NFL

The Washington Redskins Once Hired a Bingo Caller as Their Offensive Play Caller

The Jim Zorn era in Washington began with such high hopes. Who would have figured that a bingo caller would have spelled the end?

That isn’t a joke or an exaggeration. Years before Washington had to ditch the Redskins’ nickname and found themselves in all sorts of legal issues, their biggest problems came on the field and sidelines.

So what does a bingo caller have to do with Jim Zorn and his time with the Washington Redskins? Prepare for one of the strangest stories in Dan Snyder’s tenure as owner — and that is saying a lot.

Washington has had an eventful tenure under Dan Snyder

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Dan Snyder has been the Washington Redskins’ owner since 1999. Referring to his tenure as owner as ‘eventful’ is an understatement.

In the past few months alone, Snyder ditched the Washington Redskins name; the franchise now goes by Washington Football Team, a name that new president Jason Wright said could stick.

Fifteen former Washington staffers and two journalists told the Washington Post they’d been harassed, both physically and verbally, by members of the organization.

The Washington Post revealed those allegations earlier this summer. Richard Mann II, the team’s assistant director of pro personnel, and longtime play-by-play voice Larry Michael were both named as harassers.

Michael, who also served as the team’s senior vice president of content, retired July 15.

Snyder wasn’t named in those allegations. However, the NFL is currently investigating Snyder over separate allegations he requested lewd videos of the team’s cheerleaders.

Washington hasn’t made the postseason since 2015. The franchise only has four playoff appearances and six winning seasons since 2000.

Jim Zorn had two mediocre years as the Redskins’ head coach

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Dan Snyder’s time as owner has featured many notable head coaches. That isn’t a good thing.

Joe Gibbs, who came out of retirement to coach the Redskins from 2004-07, is the only Washington coach to make multiple playoff berths under Snyder. Jay Gruden came close before the Redskins collapsed in 2015.

Former NFL quarterback Jim Zorn replaced Gibbs after the 2007 season. The Seahawks’ quarterbacks coach from 2001-07, Zorn worked magic with Matt Hasselbeck, and Washington wanted him to do the same with Jason Campbell.

Things began well for Zorn, who had the Redskins sitting with a 6-2 record midway through the 2008 season. Star running back Clinton Portis was en route to his second Pro Bowl and Campbell, the former first-round pick, had completed 66% of his passes for 1,754 yards and eight touchdowns.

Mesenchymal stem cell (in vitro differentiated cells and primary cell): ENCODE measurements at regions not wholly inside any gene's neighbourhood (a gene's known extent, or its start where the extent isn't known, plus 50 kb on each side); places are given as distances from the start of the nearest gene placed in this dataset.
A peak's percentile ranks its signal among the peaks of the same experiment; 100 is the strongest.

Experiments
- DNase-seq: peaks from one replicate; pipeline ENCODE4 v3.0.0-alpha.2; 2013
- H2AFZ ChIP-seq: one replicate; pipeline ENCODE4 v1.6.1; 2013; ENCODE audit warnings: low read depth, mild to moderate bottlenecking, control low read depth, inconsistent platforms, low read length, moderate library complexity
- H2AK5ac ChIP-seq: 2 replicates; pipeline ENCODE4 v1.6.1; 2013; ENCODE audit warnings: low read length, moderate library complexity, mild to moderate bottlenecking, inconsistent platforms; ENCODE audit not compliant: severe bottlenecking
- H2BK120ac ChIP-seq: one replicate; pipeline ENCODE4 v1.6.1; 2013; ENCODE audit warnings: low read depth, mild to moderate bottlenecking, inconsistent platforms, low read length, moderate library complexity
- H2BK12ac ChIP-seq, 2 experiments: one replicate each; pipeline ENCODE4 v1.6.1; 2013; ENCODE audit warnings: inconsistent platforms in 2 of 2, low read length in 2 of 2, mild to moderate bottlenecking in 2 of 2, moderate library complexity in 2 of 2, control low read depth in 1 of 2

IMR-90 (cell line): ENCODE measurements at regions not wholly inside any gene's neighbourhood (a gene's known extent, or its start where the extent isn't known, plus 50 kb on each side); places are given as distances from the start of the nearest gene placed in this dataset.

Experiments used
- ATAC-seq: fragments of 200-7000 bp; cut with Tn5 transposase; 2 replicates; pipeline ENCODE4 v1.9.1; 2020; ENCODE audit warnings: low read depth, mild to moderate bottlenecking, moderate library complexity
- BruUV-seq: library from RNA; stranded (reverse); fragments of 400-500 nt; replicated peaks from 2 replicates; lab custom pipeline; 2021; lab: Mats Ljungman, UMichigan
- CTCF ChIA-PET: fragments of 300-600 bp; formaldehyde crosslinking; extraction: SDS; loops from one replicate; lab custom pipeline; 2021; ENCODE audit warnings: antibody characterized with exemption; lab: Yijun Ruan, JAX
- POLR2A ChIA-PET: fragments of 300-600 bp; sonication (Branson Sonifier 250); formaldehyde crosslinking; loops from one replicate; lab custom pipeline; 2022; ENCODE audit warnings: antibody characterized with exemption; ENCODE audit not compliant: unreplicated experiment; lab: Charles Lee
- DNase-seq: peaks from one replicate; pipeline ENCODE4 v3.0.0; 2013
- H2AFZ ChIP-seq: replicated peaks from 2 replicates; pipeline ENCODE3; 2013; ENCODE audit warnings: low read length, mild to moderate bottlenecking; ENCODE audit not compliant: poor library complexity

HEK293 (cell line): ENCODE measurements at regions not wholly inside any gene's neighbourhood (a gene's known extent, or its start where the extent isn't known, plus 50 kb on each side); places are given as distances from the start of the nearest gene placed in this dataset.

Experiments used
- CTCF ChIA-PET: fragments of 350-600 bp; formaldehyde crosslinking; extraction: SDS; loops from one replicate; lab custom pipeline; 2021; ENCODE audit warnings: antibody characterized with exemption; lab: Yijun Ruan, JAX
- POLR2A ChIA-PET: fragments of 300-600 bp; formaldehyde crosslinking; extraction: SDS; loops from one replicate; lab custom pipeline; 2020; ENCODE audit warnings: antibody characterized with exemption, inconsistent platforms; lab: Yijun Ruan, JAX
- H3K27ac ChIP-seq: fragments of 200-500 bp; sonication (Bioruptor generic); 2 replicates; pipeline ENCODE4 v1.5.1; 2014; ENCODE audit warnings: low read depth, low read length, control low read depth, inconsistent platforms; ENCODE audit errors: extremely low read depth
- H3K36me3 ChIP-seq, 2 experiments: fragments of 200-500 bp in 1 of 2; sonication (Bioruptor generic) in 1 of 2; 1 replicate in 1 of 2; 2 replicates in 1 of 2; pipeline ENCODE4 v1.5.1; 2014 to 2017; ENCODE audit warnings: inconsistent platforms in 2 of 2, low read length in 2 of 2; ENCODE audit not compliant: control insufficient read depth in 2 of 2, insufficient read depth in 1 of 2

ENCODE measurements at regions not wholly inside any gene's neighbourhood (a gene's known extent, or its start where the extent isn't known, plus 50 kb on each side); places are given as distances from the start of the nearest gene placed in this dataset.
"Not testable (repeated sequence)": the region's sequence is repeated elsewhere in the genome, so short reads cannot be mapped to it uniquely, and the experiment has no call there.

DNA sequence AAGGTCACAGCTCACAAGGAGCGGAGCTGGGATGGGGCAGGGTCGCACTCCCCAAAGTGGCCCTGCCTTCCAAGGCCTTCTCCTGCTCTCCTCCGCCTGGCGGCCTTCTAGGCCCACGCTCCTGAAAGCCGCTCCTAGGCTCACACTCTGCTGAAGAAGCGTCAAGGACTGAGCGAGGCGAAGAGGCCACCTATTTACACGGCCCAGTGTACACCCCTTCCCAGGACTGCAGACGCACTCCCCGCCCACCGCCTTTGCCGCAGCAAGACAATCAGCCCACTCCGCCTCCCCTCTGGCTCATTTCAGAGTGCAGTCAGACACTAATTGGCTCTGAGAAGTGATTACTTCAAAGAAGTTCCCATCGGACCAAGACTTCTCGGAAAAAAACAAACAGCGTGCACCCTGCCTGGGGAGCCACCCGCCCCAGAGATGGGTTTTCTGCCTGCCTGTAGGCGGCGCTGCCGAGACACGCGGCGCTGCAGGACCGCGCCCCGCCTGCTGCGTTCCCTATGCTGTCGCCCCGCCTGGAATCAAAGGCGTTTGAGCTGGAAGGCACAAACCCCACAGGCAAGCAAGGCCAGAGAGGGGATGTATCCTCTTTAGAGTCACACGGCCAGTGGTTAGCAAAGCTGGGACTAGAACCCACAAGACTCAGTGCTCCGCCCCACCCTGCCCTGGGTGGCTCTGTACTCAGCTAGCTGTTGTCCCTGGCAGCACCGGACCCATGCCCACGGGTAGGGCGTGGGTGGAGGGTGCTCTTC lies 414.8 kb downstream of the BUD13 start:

Most importantly, Campbell hadn’t thrown an interception yet. Campbell played the role of a game manager well and Washington looked playoff-bound.

Then, things fell apart. Washington lost three of their final eight games by one score and a 6-2 record quickly became 8-8.

Washington fired Zorn after an ugly 4-12 season in 2009. But why were things so ugly? Enter Sherman Lewis.

Sherman Lewis went from calling bingo to calling plays

Sherman Lewis went from calling bingo to calling plays for the Washington Redskins in 2009.
Sherman Lewis went from calling bingo to calling plays for the Washington Redskins in 2009. | Win McNamee/Getty Images

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The Green Bay Packers’ longtime offensive coordinator and Brett Favre‘s mentor, Sherman Lewis retired after the 2004 season, his final year as the Lions’ OC.

By October 2009, Lewis was spending retirement calling bingo games at a senior center. Lewis also did charity work with Meals on Wheels in Michigan.

Then, the Redskins called. Washington’s offense was struggling and the team needed Lewis’ insight.

Lewis agreed to join the Redskins for the remainder of the 2009 season. Lewis figured he’d consult the team for a couple of months, then return to Michigan and enjoy his retirement.

But, Lewis wasn’t expecting what the Washington Redskins did next. Washington executive Vinny Cerrato removed Zorn’s role as the play-caller and gave that title to Lewis.

In a 2017 interview with 106.7 The Fan in Washington, Jason Campbell recalled the chaos that came with Lewis’ arrival.

“We didn’t have a bye week and the game was Sunday. Then all of a sudden Coach Zorn was kind of upset and Coach Sherman Smith was upset, and Sherman Lewis was like, ‘Hey, I didn’t ask to be put in this position.’ He was like, ‘I honestly thought I was coming here to be a consultant, to help.’ And he was like, ‘I’ve been asked to take over calling the plays and take over calling the offense.’”

Washington, 2-4 at the time, ended the year 4-12. The team fired Zorn and hired former Broncos coach Mike Shanahan; Washington also traded Campbell to the Oakland Raiders.

As for Sherman Lewis? He went back to a peaceful retirement in Michigan. That may have been the right move.

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